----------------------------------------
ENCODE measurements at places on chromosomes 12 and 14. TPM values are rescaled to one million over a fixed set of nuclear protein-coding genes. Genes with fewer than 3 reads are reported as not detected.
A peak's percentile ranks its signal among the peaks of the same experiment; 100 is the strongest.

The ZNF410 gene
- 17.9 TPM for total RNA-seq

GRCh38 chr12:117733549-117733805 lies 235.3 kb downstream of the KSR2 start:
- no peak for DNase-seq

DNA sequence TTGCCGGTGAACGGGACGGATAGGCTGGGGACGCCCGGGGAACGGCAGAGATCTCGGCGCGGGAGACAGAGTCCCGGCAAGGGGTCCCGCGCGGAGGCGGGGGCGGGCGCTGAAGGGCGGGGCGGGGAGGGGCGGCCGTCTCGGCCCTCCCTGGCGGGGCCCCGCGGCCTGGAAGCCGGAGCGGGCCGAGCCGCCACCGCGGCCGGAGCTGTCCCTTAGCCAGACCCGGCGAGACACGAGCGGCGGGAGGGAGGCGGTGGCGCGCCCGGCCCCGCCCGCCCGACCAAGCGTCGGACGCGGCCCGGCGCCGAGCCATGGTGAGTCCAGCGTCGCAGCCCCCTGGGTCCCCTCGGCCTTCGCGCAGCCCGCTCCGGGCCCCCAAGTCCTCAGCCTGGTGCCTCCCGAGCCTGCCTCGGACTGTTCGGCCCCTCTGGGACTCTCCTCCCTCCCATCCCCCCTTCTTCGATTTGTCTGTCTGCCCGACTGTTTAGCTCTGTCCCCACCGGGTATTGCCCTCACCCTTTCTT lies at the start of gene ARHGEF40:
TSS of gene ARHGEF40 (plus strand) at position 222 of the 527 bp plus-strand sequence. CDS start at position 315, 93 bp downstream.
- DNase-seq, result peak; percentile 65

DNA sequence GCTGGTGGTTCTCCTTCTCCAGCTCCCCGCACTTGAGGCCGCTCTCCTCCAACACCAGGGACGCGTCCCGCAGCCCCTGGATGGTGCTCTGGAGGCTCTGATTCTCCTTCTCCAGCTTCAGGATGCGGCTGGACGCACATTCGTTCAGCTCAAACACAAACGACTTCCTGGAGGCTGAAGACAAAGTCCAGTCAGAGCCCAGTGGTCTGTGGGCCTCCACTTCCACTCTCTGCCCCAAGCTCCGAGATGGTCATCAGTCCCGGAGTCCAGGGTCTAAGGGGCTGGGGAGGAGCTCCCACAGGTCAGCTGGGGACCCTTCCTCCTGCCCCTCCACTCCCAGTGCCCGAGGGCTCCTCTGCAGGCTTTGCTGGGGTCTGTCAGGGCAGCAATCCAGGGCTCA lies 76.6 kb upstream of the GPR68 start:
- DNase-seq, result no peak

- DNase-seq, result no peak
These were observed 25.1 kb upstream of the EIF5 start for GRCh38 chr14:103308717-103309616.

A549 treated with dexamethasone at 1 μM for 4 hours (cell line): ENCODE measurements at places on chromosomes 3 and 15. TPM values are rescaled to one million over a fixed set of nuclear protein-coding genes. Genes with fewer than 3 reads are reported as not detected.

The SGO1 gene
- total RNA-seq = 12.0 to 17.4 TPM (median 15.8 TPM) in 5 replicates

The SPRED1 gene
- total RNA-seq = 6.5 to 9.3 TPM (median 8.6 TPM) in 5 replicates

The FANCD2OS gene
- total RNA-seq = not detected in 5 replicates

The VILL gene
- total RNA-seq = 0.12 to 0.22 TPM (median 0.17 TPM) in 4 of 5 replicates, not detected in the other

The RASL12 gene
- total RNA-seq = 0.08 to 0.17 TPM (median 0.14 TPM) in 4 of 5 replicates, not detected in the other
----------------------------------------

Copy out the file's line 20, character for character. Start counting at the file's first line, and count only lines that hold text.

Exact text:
- total RNA-seq = not detected in 5 replicates